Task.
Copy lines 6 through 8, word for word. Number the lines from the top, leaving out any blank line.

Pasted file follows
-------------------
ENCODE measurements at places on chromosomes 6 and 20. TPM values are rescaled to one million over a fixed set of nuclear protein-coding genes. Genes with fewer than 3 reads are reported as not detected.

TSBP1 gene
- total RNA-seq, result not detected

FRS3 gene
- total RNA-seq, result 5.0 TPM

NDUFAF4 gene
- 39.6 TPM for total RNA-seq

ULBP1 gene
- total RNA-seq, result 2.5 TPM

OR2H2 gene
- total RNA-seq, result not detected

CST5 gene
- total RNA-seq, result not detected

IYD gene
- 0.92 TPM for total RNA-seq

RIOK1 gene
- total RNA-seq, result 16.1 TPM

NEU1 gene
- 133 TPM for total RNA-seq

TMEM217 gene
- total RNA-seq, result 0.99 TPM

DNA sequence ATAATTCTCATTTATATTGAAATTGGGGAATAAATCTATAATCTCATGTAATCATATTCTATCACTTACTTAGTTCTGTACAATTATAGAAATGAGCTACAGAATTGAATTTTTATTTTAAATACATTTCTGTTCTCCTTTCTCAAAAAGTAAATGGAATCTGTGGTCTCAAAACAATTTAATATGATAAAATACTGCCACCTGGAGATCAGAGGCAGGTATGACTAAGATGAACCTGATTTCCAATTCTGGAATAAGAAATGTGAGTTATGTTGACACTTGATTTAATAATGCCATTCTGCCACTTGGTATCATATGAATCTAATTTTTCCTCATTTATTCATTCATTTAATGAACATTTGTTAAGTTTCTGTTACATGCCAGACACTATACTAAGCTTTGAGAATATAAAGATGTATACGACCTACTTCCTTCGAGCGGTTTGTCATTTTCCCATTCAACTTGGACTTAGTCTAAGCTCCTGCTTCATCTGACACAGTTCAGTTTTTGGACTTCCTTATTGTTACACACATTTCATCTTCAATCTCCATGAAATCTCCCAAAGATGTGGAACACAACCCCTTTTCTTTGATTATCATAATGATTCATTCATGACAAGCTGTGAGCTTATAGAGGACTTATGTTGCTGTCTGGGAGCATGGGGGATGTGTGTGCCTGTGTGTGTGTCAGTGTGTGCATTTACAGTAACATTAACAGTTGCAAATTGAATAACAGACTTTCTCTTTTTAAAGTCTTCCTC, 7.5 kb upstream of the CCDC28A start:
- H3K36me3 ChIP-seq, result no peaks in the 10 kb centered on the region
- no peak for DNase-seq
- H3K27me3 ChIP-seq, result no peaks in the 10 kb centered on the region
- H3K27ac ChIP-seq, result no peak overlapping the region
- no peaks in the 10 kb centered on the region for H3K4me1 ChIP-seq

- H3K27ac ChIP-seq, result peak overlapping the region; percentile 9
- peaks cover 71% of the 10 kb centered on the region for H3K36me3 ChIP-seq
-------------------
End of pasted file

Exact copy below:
NDUFAF4 gene
- 39.6 TPM for total RNA-seq

ULBP1 gene